'SOB' comment strains relations as county asks city for waiver

October 3, 2012 11:34:29 AM

Jeff Clark - [email protected]


Underlying tension between Columbus city councilmen and Lowndes County officials came to the surface during Tuesday's meeting of the Columbus City Council. 


County Administrator Ralph Billingsley appeared before the council to make a request to have some dumping fees for the city-owned landfill waived at the request of the Lowndes County Board of Supervisors.  


"I know the city is interested in tearing down the old health department," Billingsley said. "We did asbestos testing and we received bids on removing the asbestos. We received some bids on abating and demolishing the property and removing the debris and then we have a request for landfill-removal only. To waive the landfill cost would greatly help the county. We would also like to make a second request to have the landfill fees waived for a project at Pickensville Road and Pickens Drive. The second request would involve some trees and other vegetation that would have to be removed." 


Billingsley said the cost for the dumping fees on the old health department building would be about $14,500. City Engineer Kevin Stafford estimated the fees for the second project to be approximately $700 per truckload.  


"I think this would be about $27,000 in total dumping fees to be waived," Mayor Robert Smith said. 


Ward 5 Councilman Kabir Karriem took issue with Billingsley's request, citing his displeasure with some derogatory comments made about the council by Lowndes County District 1 Supervisor and Board President Harry Sanders. In a local publication, Sanders was quoted as using an obscenity to describe members of the council. 


"This is no reflection on your request -- we've had some good relationships in the past -- but your board president Harry Sanders called us SOBs," Karriem said. "I think those statements need to be looked at before I vote on anything. You want some in-kind services and we're SOBs? No one has said anything about this. From (Ward 1) Councilman (Gene) Taylor to (Ward 6) Councilman (Bill) Gavin, that's a strong statement. I have a problem being called an SOB."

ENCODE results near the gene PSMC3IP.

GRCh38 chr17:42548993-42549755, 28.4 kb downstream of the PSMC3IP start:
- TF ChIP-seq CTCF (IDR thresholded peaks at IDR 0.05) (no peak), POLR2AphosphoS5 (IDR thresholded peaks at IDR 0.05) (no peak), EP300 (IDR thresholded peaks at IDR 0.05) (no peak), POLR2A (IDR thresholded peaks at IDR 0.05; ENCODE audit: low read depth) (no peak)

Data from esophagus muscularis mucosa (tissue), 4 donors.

This is the second time since February that Sanders has publicly criticized the council. In a statement made during a Columbus Rotary Club meeting in February, Sanders said, "We've got boards in the city with people who don't know how to tie their shoes." After the incident, Karriem demanded a public apology from Sanders.  


"I'm not going to apologize," Sanders said in February. "I think the city council has more things on their plate than to worry about what Harry Sanders says ... If they don't have a thick enough skin that they can take constructive criticism, they need to find something else to do." 


Billingsley said he was only doing the wishes of the county board but reminded the council members of a recent capital investment project.  


"I'm only doing what the board asked me to do," Billingsley said. "We have a history of joint ventures. I will remind you, the county put up $5.1 million for the soccer complex. The county paid the bulk of this." 


Billingsley statements drew a reaction from Gavin, who claimed the city had met its obligations with the Columbus Soccer Complex, which opened Sept. 22. 


"The city did a lot of in-kind work for the soccer complex," Gavin said. "To say we didn't do anything is degrading to the city. We said we'd do something about the Trotter (Convention Center) and we are going to do that as well. The city is inside the county and everyone uses the soccer complex. We did a lot of the in-kind services and donated some of the land. We did a good bit of work down there." 


The soccer complex is a 70-acre development in the Burns Bottom area. The construction of the project was a joint effort between Columbus and Lowndes County.  


Sanders chastised the city in the Sept. 13 issue of The Commercial Dispatch for unfinished work on the Trotter, which is funded by a two-percent hotel and motel tax. Sanders has also criticized the city for allegedly misusing the Trotter tax money. Smith said the city would unveil plans for the Trotter later in the year. 


Gavin questioned Billingsley on whether the dumping was going to be done by the county or by contractors. Billingsley said the health department work would be contracted out. 


"So you are asking us to waive fees to save money for some contractors?" Gavin asked. 


Taylor motioned the council table the request. The motion received a unanimous vote.